A group of about 25 Algerians have been stuck in transit at the main Paris airport for almost three weeks, after leaving the UK trying to reach Algiers.
The COVID-19 restrictions are blamed for their plight, which has seen them camping in an international terminal at Charles de Gaulle Airport since they flew in from London Heathrow on February 26.
The Algerian authorities have reportedly refused to allow them to board, as the country has officially suspended air and sea links with France and the rest of the world since March 2020.
At that time, repatriation flights were organized for Algerian citizens, under conditions. But the recent appearance of the British variant of the coronavirus has brought with it a tightening of restrictions and flights have been suspended for the entire month of March.
“We absolutely had the right to go to Algeria, we respected everything,” said Hocine, a 49-year-old British-Algerian surgeon who has been stuck in Paris with his wife and three-year-old daughter. He insisted that everyone in the group had negative COVID-19 test results. AFP saw documents indicating that he and his wife had also been vaccinated against the virus.
The group, made up of single men and three families, including a 78-year-old woman and two young children, have been sleeping in chairs or on the floor. They have been using the airport’s sanitary facilities, while meals have been provided through donations or coupons from the airport authorities.
“Every day, there is someone who is going to laugh. Psychologically it is not easy at all,” says Hocine, who wants to return to Algeria to take care of her mother-in-law after suffering a stroke.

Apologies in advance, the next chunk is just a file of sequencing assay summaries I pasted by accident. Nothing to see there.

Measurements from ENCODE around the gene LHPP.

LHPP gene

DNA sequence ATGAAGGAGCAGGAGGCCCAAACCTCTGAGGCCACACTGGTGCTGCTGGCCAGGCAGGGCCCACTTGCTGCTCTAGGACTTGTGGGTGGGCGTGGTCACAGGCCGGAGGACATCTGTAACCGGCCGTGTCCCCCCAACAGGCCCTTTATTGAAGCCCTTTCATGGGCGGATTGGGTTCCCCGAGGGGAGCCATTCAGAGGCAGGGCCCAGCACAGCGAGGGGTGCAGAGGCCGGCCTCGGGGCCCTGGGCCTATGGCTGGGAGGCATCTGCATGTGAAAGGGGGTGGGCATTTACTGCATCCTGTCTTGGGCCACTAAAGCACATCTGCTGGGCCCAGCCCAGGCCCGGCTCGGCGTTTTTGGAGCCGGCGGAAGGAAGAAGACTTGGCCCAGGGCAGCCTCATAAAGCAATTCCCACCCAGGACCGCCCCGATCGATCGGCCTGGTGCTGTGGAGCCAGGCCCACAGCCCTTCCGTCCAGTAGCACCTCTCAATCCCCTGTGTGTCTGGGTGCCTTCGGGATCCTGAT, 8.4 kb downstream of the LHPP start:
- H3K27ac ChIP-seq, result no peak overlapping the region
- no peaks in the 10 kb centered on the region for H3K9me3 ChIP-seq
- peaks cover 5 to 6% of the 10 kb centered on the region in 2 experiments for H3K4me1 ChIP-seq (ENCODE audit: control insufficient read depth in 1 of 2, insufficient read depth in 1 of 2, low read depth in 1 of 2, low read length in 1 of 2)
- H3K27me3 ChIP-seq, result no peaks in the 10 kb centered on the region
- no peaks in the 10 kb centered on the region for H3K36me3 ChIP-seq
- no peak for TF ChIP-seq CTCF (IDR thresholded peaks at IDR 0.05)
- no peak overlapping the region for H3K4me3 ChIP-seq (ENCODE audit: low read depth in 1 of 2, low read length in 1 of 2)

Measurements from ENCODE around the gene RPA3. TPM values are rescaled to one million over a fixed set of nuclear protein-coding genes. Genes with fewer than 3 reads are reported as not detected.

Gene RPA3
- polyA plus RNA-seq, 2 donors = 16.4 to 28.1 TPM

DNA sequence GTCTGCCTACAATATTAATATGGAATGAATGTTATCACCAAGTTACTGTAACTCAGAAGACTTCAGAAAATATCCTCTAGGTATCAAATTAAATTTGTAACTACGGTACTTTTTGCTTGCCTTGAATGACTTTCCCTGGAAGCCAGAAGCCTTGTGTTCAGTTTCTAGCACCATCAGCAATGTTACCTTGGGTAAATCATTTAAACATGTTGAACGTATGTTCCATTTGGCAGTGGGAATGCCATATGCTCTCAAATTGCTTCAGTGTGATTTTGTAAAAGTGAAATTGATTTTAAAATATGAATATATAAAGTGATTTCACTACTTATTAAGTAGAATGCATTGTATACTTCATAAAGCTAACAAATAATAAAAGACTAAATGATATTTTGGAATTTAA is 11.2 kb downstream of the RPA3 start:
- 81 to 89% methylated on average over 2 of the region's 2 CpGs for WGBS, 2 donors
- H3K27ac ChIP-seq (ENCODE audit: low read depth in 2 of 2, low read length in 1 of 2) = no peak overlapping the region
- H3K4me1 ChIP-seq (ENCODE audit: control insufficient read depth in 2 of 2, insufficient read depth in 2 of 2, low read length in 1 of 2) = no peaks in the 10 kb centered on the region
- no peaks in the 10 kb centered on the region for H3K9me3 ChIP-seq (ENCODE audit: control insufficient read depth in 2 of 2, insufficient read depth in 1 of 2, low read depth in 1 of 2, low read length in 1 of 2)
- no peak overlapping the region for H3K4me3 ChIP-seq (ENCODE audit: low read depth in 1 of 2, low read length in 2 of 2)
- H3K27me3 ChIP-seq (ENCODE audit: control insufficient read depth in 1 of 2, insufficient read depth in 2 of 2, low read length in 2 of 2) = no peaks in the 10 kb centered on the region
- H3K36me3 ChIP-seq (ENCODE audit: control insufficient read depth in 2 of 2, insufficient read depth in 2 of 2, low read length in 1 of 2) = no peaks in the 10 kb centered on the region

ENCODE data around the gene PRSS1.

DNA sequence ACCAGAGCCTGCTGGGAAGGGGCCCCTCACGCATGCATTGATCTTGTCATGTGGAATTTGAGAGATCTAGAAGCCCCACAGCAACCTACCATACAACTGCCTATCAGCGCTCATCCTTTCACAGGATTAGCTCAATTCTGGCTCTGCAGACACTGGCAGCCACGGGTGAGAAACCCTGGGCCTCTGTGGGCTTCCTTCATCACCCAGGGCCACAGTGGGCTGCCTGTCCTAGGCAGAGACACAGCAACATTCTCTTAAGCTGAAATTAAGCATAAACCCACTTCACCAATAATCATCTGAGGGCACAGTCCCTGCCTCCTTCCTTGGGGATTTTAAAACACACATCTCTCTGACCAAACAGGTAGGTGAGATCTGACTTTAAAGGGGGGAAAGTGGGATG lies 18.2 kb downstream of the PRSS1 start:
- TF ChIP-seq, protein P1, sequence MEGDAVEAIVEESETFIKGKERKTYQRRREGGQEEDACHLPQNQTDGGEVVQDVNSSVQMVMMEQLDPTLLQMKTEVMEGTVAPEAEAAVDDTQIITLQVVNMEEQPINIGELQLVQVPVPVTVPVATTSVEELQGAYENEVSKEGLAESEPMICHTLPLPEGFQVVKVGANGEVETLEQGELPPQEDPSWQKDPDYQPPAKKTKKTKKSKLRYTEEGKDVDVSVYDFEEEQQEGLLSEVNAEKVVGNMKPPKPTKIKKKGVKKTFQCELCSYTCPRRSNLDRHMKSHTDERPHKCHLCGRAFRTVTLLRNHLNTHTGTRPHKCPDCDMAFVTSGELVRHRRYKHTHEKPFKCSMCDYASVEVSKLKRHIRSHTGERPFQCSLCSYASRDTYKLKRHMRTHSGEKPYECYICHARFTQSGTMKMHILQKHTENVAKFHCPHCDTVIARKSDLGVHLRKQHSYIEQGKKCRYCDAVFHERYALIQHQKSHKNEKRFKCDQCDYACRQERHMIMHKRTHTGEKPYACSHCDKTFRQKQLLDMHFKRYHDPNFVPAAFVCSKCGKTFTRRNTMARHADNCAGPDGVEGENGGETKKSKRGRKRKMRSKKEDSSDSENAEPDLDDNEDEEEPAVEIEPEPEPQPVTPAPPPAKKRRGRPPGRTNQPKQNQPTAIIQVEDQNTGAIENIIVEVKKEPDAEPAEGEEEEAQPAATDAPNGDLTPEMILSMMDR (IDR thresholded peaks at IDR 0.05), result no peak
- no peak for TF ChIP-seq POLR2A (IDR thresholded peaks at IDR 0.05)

The Algerian authorities had asked them not to make their trip a few days before their departure, according to two sources involved in their case. But the group is determined to reach their country at all costs and refused to take a turn.
‘Political’ border closures
Several million Algerians are facing the closure of the country’s borders. Even residents of Algeria are subject to this measure, even though the nation currently has fewer than 150 coronavirus infections a day.
The restrictions have also affected people in Algeria seeking to reach Europe, especially France, where there is a large diaspora.
“I was not by my daughter’s side when she gave birth, as tradition demands,” deplored Ouahiba, who was delighted to travel to Lille in France. Instead, she has followed her grandson’s progress from the Kabylia region through videos.
In Algiers, Zakaria, 27, said he did not know when he would be reunited with his new wife in France. “It is terrible to be separated from the person you love for so long without knowing when we can see each other again,” he added.
In February, President Abdelmadjid Tebboune praised the country’s strategy against the coronavirus, a reference to border closures. However, the measures have not prevented the British variant from entering the territory.
Samir Yahiaoui, an opponent of the Algerian government who lives in France, said the “total blockade” was imposed for “political reasons rather than health reasons” and was causing “anguish” in families, especially when deaths occurred.
“It is an Algerian exception that is obviously due to Hirak,” he said, referring to the protest movement against the regime, suggesting that the authorities were taking advantage of the situation to carry out a “purge.”
“There are people in Kafkaesque situations … situations that are like great psychodramas,” said Omar Tibourtine, an Algerian doctor at a Paris hospital, adding that a large part of the population was in a straitjacket.
Merwan, a 34-year-old businessman, said there was a “VIP list” that allowed people with the “right connections” to make return trips from Algeria to Europe. He added that he had been given the opportunity to take a flight to spend Christmas in Paris, but he refused.
George is Digismak’s reported cum editor with 13 years of experience in Journalism